You may remember a few weeks back I asked if you ever stop and reflect on how much stuff you carry around with you … things like … cell phone, keys, wallet, driver’s license, glasses, bag (never mind what is in the bag…). Well, on that very Sunday my car was broken into and everything in the above mentioned list (and more) was stolen. This past Tuesday the Church’s TV walked out of our offices in broad daylight, and last Sunday about 30 m of copper piping was stolen from within our servitude lane.
So all in all I have spent far too much time lately in Police Stations. Besides the goods themselves, and the time and hassle it takes to replace everything — even when things are insured — there are some things that take much longer to replace, namely trust. Yes, every time I have something stolen from me I realise that far more has been taken than can be written on an insurance claim. My trust in people — especially strangers is also stolen.
I notice how much more suspicious I am of strangers. Suspicion that feeds into my prejudice and racism. I become paranoid. Paranoia that can easily imprison. There is such a temptation to become so security-conscious, especially around the Church property, that we end up restricting access to the very people we are called to journey with.
Lord give me (and all others in the same situation) back what no insurance company can give — a love and openness for the stranger.
A special welcome to the Bishop of the Cape of Good Hope District, Rev. Michel Hansrod. It is our joy and privilege to have you sharing the Good News with us this morning at CMM. Please trust that you are among family.
Over the past couple of months CMM has gone to great efforts to restore the beauty of this glorious sanctuary. We still have a great deal to do because our aim stretches much further than a fresh coat of paint. We long to be a community that is a source of abundant life within this city. Very soon the wooden doors of this sanctuary will stand open 24/7 with warm light shining through the welcoming-glass-doors.
A few years ago we were encouraged by our Presiding Bishop to tell the story of God’s movement, through the people called Methodists, in Southern Africa. Today we celebrate our rich heritage stretching back to John Wesley himself — as we display an original hand-written letter from Mr Wesley dated 1772. Please be sure to read some of his thoughts on the display boards — they are amazingly relevant for today. Next to the Wesley letter is the relocated tombstone of Rev. Barnabas Shaw, not to mention the “time tunnel” of CMM memorabilia that has been dusted off to be shown off. This display is the beginning of our on-going story that will be added to over time.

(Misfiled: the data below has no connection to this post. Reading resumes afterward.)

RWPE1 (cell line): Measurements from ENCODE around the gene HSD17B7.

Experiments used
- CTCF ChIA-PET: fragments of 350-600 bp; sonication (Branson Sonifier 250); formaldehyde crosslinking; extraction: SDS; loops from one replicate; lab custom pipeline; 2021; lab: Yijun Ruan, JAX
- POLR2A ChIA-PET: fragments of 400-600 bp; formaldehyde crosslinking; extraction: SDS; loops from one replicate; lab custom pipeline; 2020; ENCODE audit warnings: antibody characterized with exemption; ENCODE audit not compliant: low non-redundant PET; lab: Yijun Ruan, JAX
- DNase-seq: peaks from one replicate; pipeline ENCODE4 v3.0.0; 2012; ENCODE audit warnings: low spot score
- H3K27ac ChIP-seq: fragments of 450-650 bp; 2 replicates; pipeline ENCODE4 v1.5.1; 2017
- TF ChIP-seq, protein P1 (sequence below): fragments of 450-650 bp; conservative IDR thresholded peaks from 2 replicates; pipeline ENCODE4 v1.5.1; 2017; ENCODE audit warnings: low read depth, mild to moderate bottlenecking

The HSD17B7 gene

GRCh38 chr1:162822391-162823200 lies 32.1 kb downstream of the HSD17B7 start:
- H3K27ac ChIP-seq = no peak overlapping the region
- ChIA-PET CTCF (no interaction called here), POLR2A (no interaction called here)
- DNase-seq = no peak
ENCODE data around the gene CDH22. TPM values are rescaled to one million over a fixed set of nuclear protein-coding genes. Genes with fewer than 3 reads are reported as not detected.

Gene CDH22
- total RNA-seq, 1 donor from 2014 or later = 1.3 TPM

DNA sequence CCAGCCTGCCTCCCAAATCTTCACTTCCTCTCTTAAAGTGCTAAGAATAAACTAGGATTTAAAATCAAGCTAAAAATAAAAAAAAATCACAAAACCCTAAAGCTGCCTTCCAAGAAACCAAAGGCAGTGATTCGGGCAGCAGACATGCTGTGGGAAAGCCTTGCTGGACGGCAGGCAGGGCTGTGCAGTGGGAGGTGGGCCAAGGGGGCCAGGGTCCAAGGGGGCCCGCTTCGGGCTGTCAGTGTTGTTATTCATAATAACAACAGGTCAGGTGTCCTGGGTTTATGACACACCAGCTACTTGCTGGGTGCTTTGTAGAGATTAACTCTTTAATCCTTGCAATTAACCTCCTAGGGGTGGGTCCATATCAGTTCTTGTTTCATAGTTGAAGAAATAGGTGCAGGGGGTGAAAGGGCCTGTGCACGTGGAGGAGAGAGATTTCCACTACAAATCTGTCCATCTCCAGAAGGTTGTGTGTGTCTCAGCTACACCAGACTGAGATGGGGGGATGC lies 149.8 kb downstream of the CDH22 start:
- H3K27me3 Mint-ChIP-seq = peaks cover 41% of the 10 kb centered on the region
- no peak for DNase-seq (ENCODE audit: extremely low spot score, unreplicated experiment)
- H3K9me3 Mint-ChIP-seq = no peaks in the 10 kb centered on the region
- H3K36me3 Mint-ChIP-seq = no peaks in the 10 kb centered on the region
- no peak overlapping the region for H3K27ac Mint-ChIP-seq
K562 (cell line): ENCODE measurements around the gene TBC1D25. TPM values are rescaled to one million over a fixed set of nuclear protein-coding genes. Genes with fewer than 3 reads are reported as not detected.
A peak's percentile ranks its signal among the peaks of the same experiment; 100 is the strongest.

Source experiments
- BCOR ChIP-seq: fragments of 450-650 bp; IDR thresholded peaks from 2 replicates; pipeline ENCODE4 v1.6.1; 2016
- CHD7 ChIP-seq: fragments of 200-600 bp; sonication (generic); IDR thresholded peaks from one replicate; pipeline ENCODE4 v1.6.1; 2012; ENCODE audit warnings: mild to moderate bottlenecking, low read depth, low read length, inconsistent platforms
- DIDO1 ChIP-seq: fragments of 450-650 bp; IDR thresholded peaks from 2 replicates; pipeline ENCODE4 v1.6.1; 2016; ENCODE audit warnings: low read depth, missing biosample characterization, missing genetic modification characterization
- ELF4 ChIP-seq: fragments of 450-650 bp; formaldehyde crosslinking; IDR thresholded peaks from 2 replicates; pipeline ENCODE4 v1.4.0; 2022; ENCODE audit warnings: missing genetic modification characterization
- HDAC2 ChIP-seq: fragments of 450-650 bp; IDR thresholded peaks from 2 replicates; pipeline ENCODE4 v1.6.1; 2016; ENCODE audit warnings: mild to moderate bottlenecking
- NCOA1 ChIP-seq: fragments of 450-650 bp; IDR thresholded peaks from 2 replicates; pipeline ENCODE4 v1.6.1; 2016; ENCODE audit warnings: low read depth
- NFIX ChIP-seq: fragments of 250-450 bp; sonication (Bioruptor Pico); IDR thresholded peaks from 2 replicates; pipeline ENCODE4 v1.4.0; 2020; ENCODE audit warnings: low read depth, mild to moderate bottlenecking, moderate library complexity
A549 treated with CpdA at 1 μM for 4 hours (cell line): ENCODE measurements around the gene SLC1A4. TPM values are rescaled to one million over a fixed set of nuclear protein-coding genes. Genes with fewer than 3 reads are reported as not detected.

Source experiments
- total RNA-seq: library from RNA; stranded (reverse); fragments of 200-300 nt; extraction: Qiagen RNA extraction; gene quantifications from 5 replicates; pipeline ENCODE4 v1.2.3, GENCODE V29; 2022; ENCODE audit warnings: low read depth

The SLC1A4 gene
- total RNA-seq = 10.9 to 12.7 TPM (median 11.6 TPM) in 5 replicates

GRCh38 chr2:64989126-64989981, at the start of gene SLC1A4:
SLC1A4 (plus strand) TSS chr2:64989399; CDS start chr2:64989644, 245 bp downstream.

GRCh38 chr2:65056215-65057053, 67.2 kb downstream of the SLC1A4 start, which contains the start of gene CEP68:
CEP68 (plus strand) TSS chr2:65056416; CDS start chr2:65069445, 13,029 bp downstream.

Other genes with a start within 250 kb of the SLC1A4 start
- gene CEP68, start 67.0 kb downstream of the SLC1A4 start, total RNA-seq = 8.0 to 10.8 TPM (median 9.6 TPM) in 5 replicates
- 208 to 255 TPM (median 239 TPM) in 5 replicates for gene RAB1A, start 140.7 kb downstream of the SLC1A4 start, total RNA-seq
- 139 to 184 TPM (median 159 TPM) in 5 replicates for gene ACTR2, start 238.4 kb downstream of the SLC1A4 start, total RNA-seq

Take a bow — all of you who have generously given of your support, money, time and energy to enable this restoration work to come this far.
Sunday 22 May 2011
Wow, this morning (meaning this past Thursday morning) I spoke to someone at the gym who in the last couple of months has lost 35 kg. I have often seen him grimacing when his personal trainer takes him through his daily routine between 6 – 7 a.m. His language is sometimes quite colourful as a result of the physical exertion his personal trainer demands. He is still a big guy but unrecognisably so. I salute his persistent discipline. I admire the extent of his investment in his health — personal trainers are not cheap — but they are a whole lot cheaper than heart attacks. I also admire his honesty and humility to recognise that without a personal trainer holding him accountable and coaching him, the change he dreamed of would remain just that — a dream, never to see the light of day.
Last night (meaning Wednesday night) during Wednesday Church we learnt from Thich Nhat Hanh, a Buddhist Monk, the great need to practice, practice, practice. To practice ‘deep listening’ — to listen without judgment and blame. To practice ‘deep looking’ — to look within ourselves to locate the origins of our own anger and violence. To practice walking calmly and gently on the earth. These practices will produce understanding and with understanding our hearts are opened to compassion. “Only a drop of compassion can put out the fire of hatred in ourselves and others”.
Is this difficult? Sure it is! Like loosing 35kg is difficult. It takes practice and daily discipline and to do this we need coaching and accountability. In Church, like gym we need personal trainers.
Lets chat, Alan